As you pass the field where the llamas live at Mudchute, stop for a moment and watch them. They look so calm, elegant and proud. Try humming softly to yourself and you may see their beautiful long ears swivel around like radar dishes until they catch your sound and pinpoint where you are.
Like all animals that have a language, a communication system that we have managed to understand a little bit of. We know that they signal to each other by wiggling their ears and waggle their tails like semaphore flags.
Their young are called crias – prenounced KREEuh- which is Spanish for ‘baby’ and they chat to them by making humming sounds.
To defend their young, they will stamp and kick out at any creatures trying to attack them. In fact, they are superb nannies and guard creatures and at Mudchute and where ever else they are kept, they will put in the same fields as ewes and lambs, goats and kids to protect them.
They are very clever and can tell a friendly dog from a predictor by sight.
If they get angry or frightened they make a sound like “Mwa’. They are not bitey creatures They have no upper teeth, so that would be difficult but when they are annoyed Or fight with each other, they will spit lots and lots of stomach contents over great distances or stick out their tongues or neck wrestle.
Llamas evolved on the plains of North America 40 million years ago.
Think about that as you look at these incredible animals. You are looking at a creature that has spent 40 million years evolving. Around 3 million years ago, their ancestors relocated to the highlands of South America.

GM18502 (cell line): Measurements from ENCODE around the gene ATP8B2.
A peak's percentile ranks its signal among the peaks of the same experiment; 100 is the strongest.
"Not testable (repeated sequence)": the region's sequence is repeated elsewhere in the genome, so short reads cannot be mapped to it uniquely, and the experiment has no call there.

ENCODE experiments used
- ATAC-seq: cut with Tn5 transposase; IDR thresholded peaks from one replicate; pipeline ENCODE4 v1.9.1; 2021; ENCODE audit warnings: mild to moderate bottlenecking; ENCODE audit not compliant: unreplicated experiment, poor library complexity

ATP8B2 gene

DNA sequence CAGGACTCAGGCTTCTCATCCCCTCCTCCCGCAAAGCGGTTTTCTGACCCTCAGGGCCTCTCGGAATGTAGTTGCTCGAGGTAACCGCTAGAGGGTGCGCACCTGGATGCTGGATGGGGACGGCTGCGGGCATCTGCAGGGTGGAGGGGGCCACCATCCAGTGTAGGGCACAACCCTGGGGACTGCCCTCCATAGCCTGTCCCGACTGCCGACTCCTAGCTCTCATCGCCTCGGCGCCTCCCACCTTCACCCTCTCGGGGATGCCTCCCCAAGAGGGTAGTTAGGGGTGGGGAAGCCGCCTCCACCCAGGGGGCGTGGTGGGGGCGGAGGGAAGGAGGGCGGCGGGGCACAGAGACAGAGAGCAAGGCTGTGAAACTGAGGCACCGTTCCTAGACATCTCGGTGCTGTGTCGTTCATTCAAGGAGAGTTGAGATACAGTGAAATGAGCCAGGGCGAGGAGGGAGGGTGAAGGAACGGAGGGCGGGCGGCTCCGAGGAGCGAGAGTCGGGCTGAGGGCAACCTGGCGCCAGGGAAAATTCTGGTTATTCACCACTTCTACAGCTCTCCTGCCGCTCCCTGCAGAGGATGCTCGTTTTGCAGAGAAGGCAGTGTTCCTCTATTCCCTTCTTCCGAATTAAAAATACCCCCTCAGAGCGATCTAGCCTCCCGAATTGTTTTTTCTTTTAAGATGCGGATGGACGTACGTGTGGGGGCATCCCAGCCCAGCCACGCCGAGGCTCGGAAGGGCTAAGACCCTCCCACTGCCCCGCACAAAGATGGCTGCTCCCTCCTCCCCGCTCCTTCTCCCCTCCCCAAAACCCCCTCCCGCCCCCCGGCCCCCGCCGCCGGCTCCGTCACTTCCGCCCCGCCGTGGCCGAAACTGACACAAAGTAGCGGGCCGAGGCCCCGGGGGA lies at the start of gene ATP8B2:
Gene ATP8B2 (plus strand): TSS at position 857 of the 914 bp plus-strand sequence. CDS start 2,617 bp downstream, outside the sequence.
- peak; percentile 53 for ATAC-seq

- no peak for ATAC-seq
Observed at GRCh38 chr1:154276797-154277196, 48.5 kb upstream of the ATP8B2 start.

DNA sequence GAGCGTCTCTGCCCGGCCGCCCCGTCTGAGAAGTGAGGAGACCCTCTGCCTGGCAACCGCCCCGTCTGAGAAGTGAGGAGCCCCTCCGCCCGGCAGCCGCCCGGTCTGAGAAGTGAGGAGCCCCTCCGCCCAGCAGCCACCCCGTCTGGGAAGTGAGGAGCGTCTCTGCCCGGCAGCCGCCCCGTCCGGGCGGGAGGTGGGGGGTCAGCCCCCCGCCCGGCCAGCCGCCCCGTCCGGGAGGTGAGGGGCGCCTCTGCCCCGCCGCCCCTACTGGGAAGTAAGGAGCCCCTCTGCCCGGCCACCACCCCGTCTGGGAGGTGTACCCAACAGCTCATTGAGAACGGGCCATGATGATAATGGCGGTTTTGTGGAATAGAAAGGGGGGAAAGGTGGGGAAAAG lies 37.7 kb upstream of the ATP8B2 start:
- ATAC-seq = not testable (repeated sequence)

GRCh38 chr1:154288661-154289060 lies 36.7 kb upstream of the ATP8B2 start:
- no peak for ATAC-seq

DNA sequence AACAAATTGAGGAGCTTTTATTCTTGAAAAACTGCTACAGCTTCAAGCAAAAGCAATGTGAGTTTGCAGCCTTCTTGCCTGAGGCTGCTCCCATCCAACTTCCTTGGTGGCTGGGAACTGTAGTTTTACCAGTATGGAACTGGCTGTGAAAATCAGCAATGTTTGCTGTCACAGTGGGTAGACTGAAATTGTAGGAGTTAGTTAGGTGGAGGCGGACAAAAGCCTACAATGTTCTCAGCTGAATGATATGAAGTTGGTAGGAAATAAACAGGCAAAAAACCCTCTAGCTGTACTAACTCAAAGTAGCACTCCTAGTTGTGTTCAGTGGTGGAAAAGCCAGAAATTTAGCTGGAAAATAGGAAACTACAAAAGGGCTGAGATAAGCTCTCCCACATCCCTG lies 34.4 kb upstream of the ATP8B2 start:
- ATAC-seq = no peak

Humans have been living with them for around 6000 years, mostly because we figured out that they are really good at carrying heavy loads for long journeys over rocky paths because they can grip so well with their hooved feet.
They can carry about 25% of their own body weight, but if a human decides to overload them they will refuse to move or lie down until their burden is reduced. This is a really clear way to communicate their thoughts and feelings to humans.
There are other reasons why humans want to live alongside llamas. They have soft undercoat which is light and warm and water repellent that can be worked to knit or weave incredible comfortable garments. Their thicker outer coat is coarser but can be used for making ropes and rugs.
They are also great companions for people because they are vegetarian, so their poo doesn’t smell much and when it is dried out it can be used as fuel for fires.
What noble beasts.